Rashad Evans is a long way from Florida.
In an effort to shake things up and break out of a career-worst three-fight skid, the former UFC light heavyweight champion recently moved his camp from sunny Boca Raton to New Jersey. If that wasn’t enough of a change for Evans, he also fights south of the border for the first time when he takes on Sam Alvey in a middleweight bout at UFC Fight Night 114 in Mexico City on Saturday.
This wasn’t all part of some grand plan for “Suga,” but he’s welcomed getting the chance for a fresh start even if the journey has had some bumps.
“I didn’t really give it too much thought,” Evans told Ariel Helwani on The MMA Hour, when asked how he came to be booked in Mexico. “Good thing I didn’t because I wouldn’t have done it if I really thought about it, but I was just in a place where I just wanted to fight. I wanted to fight and I got tired of sitting around, and that in-between grind where you’re just coming off of a loss and you really want to compete, and you want to get back on track, you’ll take any fight and I took this one.
“It turned out to be a blessing in disguise because it actually forced me to do what I needed to do, which is get out of my comfort zone.”
In his last three fights, Evans has struggled to showcase the skills that once made him the king of the 205-lb division. Losses to Ryan Bader and Glover Teixeira convinced him to drop down to middleweight, but even that couldn’t halt his free-fall as he then lost a split decision to Dan Kelly. Evans hasn’t seen his hand raised in the Octagon since Nov. 16, 2013.
Something had to give, so Evans decided to pack up and head to New Jersey to work with coach Mark Henry. That actually resulted in him temporarily moving into the basement of Frankie Edgar’s father-in-law, a lifestyle adjustment that had Evans questioning whether he’d made the right call.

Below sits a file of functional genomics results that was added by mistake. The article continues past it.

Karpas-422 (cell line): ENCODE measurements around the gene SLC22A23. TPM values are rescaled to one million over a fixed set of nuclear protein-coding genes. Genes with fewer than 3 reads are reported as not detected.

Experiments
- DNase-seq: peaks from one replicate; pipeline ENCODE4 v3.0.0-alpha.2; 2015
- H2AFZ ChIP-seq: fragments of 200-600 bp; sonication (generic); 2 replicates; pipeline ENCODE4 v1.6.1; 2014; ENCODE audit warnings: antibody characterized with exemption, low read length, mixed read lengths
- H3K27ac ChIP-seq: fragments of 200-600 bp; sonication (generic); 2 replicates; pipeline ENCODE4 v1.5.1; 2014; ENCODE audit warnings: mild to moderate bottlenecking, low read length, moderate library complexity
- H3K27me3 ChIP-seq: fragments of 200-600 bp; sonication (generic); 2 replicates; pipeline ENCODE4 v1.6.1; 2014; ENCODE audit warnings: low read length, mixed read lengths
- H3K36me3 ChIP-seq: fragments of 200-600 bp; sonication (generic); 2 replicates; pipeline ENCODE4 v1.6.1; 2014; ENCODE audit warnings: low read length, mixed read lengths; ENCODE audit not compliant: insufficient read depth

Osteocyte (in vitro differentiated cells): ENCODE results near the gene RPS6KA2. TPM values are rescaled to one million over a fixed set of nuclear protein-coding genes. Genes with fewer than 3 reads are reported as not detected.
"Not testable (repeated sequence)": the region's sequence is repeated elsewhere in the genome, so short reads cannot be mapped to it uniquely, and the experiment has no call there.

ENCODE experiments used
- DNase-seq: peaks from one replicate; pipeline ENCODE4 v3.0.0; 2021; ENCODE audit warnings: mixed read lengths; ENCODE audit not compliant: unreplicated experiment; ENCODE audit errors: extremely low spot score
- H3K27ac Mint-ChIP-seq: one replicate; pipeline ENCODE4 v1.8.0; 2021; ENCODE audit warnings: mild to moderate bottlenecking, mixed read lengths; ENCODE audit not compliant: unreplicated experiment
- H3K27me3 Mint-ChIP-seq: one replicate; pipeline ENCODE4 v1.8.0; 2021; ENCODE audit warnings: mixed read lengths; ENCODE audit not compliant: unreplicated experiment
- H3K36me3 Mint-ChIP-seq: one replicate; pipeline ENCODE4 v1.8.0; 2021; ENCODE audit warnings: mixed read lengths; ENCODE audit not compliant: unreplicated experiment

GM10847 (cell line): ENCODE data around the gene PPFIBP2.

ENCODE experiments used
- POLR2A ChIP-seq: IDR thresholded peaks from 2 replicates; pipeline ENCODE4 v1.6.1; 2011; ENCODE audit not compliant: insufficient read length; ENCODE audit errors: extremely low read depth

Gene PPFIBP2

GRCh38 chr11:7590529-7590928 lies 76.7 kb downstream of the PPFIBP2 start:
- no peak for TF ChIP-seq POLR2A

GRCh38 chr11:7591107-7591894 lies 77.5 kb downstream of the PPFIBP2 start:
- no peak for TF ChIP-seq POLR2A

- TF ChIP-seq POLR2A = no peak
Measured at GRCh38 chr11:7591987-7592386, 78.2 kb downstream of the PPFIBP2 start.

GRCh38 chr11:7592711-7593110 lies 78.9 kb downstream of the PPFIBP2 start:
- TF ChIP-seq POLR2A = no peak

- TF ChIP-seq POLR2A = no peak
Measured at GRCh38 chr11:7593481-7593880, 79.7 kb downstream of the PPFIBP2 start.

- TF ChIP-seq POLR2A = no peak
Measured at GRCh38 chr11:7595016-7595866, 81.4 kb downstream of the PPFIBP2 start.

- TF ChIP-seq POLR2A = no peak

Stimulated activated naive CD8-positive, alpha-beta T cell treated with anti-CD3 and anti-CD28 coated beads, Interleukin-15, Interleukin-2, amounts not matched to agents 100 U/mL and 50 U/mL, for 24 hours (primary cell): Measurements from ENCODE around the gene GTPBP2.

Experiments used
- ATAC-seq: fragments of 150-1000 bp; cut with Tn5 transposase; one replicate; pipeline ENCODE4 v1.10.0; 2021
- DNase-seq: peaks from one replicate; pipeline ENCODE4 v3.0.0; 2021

“I was very close to calling up my manager Ali (Abdel-Aziz) and being like, ‘I’m done, I don’t want to train here’ and something told me just to stick it out for a couple of days and then after a while it just got easier and easier to the point that I learned to embrace it and I really enjoyed it and I made the best of the situation,” Evans said.
“I got some really good training out there with Corey Anderson, and Karl (Roberson), the guy who just won (on Dana White’s Tuesday Night Contender Series), and a couple of other guys. Nick Catone’s gym and Frankie Edgar’s gym, and working with Mark Henry has been a blessing to me, so I really enjoyed my training in Jersey.”
There was also the sense that his time in Florida had come up. Evans found that he wasn’t receiving the kind of one-on-one attention that he was used to, which meant he had to look elsewhere to acquire more dedicated coaching.
But Evans knows that all of that upheaval won’t mean anything if he doesn’t perform on fight night. That’s a responsibility that rests solely on his shoulders and he’s confident that he’ll be rewarded for the time he’s put in to this process.
“Just trust and believe in myself and my training more than anything. Because that’s all I have, to be honest,” Evans said. “I’ve just been isolated this whole camp. I went from Jersey to Mexico City, the name of this camp has just been finding comfort in uncomfortable situations. I found my way to feel some kind of comfort, I found some way to feel that security that you feel when you’re at home and you have all the support behind me.”